Is there any prospect that the obstructionist alliance of those interest groups will give way to consumer-friendly regimes that will allow the dynamics of the free market to work? Lewis recognizes that the deck is stacked against any such outcome. What the poor countries desperately need (and what would also be a considerable benefit in the more advanced countries as well) is a great reduction in the burden of government. Unfortunately, such reductions have hardly ever happened. Ireland and New Zealand are two cases where government was substantially downsized, but it is not likely that such cases will be replicated. Lewis suggests that the World Bank might use its influence to draw nations away from their anti-competitive ways, but even if World Bank officials could be persuaded to take that course, I think it doubtful that the political elites in nations such as Brazil and India will go along with pro-market changes. After all, doing so would mean a reduction in their power. Lewis himself does not seem very optimistic.
    Reservations about the book
    There is so much rock solid good sense in this book that I hesitate to cavil, but from a libertarian perspective, some cavils are much in order. For one thing, Lewis erroneously follows the conventional wisdom on antitrust law, saying that it is part of the “consumer orientation” that protects Americans from monopolization. He seems unaware of the strong case that antitrust serves to protect competitors rather than competition.

    Another disagreement I have is with Lewis’s assertion that, while big government is an obstacle to economic growth in developing countries, the United States needs it. He notes that countries such as Brazil and India today have governments that are comparable in size to that of the United States and makes the point that when America was at a similar state of economic development (in about 1913), its government was much smaller. But, Lewis writes,

    we wouldn’t go back there even if we could. The rich countries have learned some valuable lessons the hard way. We know how to achieve macroeconomic stability. We need an independent central bank . . . with a mandate to control inflation and keep the economy running near to full capacity. . .. We need to keep government deficits in check.

    It’s almost astounding that someone who can so competently analyze the absurd and destructive economic policies of many nations could write something as wrong-headed as that. Lewis shatters a lot of conventional thinking on economic policy throughout the book but remains trapped in it when it comes to the United States. It is standard liberal dogma that we need plenty of government spending and a manipulative central bank to give us economic stability. We don’t, and it’s too bad that our erudite author is unfamiliar with the writings of the economists who have crushed the Keynesian model. If the United States could restore the comparatively microscopic government of 1913, our economy would benefit enormously.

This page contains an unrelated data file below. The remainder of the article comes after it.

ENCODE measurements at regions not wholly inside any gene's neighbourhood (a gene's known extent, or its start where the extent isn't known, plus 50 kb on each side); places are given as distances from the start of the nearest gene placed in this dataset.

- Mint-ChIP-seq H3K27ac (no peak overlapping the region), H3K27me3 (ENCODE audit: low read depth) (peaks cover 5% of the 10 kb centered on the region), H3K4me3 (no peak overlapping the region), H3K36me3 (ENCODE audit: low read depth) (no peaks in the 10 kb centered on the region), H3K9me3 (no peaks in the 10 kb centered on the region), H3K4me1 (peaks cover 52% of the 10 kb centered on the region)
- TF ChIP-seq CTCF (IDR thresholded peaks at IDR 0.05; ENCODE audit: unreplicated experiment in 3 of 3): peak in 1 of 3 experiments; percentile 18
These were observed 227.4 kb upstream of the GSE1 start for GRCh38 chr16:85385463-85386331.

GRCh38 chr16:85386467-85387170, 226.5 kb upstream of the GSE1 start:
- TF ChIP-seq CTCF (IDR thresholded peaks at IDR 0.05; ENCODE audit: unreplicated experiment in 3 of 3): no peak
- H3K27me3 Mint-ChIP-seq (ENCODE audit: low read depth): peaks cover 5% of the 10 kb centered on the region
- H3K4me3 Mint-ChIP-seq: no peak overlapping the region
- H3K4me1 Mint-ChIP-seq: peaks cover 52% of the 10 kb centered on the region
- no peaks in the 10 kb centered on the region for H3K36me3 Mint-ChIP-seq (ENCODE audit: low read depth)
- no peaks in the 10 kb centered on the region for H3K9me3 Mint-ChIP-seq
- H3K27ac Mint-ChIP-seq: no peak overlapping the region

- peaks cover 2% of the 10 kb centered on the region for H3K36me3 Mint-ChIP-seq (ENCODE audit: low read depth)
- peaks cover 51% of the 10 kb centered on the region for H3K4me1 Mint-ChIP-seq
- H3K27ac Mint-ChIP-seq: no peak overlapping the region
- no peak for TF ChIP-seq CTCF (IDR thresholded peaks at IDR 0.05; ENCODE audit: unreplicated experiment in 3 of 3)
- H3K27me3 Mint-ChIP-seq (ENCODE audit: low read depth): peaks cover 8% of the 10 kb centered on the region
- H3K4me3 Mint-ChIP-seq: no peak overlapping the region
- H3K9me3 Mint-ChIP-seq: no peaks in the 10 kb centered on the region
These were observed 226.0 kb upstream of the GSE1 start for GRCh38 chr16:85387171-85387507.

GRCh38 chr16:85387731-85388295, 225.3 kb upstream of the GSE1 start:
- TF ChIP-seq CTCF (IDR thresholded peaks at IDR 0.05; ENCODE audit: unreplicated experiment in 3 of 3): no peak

So Lewis gets a few things wrong. The big points in the book are dead-on accurate and carry the book admirably. The Power of Productivity is like a Supreme Court decision that is solid in its constitutional footings, but contains a few erroneous obiter dicta.

    This book could have a lot of influence in a “Nixon goes to China” sort of way. Liberals who read the book might have to admit that a lot of the interventionist policies they clamor for to “protect” people from the effects of free-market competition are terribly myopic. Most liberals have a big psychological investment in the supposed evils of capitalism, but this devastating indictment of anti-market policies could cause some to reconsider.

    This article originally appeared in the June 2005 edition of Freedom Daily. Subscribe to Freedom Daily.

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    George C. Leef is the research director of the John W. Pope Center for Higher Education Policy in Raleigh, North Carolina. He was previously the president of Patrick Henry Associates, East Lansing, Michigan, an adjunct professor of law and economics, Northwood University, and a scholar with the Mackinac Center for Public Policy.